I once attended a small women’s college where I heard rumors that a former graduate had endowed the school with enough money to provide fresh flowers for the dining room tables for an unlimited future. Another alumnae, it was said, had made her gift on the condition that the school kitchen always hire Chinese cooks. Whether these rumors were true or not, they taught me about the folly of establishing any “mission” that is permanent. How will it help the school to have fresh flowers if the buildings are in disrepair, or if they can’t afford to pay the faculty? And is a college even allowed to “only hire Chinese cooks” in this day and age?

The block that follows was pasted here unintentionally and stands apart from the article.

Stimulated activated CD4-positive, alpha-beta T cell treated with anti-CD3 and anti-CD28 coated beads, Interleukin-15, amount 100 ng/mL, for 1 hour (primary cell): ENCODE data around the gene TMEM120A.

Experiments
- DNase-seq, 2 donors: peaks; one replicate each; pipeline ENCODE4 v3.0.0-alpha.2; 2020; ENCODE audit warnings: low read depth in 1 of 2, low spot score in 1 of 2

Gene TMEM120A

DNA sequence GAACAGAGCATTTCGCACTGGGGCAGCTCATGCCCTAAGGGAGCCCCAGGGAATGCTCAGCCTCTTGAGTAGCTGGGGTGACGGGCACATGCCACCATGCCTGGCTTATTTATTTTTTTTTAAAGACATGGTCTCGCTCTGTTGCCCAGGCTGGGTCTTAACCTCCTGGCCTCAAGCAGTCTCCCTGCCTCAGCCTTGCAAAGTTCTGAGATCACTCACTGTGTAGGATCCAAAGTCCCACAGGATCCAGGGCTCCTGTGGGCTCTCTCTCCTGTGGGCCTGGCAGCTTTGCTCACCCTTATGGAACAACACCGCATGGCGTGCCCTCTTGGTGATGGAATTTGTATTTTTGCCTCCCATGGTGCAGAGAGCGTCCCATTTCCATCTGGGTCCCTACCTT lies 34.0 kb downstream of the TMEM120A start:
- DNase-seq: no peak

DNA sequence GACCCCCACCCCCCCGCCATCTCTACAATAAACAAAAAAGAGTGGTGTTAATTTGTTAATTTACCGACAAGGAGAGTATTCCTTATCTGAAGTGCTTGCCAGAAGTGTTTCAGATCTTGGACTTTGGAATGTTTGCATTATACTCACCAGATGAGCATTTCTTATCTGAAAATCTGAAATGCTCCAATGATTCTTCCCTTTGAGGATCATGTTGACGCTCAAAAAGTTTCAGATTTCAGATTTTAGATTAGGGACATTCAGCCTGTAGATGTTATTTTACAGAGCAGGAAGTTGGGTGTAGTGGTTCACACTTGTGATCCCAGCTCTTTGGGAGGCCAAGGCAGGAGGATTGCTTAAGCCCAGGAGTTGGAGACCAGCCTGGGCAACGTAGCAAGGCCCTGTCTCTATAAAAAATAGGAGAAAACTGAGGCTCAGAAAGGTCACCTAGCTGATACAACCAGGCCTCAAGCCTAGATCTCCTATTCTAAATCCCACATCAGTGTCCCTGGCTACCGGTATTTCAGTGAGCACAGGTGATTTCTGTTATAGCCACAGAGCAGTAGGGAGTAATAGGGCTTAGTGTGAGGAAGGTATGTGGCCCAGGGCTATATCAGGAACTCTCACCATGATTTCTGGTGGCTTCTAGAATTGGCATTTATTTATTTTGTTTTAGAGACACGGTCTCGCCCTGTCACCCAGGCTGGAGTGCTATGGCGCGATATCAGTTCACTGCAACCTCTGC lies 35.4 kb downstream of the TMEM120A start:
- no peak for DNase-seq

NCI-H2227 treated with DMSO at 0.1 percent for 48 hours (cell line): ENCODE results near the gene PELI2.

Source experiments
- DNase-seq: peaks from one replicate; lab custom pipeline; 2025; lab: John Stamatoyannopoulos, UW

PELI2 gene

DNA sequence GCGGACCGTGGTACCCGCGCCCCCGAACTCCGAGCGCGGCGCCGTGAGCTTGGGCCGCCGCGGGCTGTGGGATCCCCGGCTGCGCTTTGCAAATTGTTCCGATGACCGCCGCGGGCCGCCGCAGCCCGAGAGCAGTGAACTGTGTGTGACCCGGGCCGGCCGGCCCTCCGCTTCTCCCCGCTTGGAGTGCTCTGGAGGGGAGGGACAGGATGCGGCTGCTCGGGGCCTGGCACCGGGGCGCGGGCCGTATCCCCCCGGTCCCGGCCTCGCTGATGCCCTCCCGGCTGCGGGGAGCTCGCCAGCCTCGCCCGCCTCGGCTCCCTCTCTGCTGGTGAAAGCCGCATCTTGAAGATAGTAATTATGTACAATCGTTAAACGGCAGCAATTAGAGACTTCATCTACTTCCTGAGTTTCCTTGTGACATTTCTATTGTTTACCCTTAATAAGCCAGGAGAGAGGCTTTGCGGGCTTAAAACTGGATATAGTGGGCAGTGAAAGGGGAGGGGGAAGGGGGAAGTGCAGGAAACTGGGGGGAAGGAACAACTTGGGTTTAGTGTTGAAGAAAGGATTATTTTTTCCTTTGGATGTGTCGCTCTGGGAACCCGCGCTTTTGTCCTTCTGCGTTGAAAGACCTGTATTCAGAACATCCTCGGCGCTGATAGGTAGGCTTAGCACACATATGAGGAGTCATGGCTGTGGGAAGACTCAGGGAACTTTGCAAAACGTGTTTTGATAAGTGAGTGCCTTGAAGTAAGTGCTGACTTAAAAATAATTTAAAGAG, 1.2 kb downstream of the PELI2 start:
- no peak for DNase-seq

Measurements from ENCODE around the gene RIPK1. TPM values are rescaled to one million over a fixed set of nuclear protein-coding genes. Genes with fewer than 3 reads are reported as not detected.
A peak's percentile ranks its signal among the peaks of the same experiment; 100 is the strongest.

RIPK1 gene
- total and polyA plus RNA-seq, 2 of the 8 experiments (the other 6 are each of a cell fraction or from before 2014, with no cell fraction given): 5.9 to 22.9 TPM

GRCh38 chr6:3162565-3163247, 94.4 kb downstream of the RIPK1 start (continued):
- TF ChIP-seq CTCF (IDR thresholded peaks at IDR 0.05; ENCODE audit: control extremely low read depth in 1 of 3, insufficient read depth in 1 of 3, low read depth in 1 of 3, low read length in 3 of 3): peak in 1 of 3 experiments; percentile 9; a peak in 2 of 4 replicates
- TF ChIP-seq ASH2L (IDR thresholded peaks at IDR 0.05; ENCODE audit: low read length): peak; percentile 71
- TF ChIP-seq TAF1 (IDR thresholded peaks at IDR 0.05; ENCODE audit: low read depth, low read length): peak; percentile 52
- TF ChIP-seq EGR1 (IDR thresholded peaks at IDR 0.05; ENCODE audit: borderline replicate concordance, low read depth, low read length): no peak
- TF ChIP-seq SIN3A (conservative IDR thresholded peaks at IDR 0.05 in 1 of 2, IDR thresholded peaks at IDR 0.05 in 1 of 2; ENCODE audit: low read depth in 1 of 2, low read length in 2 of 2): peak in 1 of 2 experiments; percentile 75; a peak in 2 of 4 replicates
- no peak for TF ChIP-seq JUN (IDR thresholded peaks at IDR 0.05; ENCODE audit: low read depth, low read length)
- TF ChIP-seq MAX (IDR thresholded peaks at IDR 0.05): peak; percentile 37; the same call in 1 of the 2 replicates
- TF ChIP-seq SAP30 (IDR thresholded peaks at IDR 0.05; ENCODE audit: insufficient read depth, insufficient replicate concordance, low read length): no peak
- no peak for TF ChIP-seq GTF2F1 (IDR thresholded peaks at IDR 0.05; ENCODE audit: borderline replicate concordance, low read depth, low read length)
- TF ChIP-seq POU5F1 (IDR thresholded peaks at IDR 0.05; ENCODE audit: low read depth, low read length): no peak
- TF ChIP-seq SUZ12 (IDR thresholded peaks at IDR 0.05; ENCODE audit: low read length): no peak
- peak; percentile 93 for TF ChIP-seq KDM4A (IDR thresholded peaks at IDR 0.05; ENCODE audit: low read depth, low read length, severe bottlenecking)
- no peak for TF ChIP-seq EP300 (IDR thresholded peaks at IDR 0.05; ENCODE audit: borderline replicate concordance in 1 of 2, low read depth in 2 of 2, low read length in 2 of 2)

The historic mission of a living church will change, too. Many urban churches were built to provide spiritual nurture for particular ethnic groups that eventually moved out of the neighborhood. Some rural churches were built as “family churches” serving two or three extended farm families. Then the children of those families moved away.
Here’s an article from the Alban Institute by Dan Hotchkiss about what he calls “refounding” a church’s mission.
What is your church’s historic mission? If you’re not sure, ask around. The key stories of patriarchs will hint at the purpose God had for your church in the past. That purpose, no matter how honorable, may no longer be relevant. Or it may be very relevant, but forgotten in practice!
Has your church’s mission been lost? Can it be “re-found”?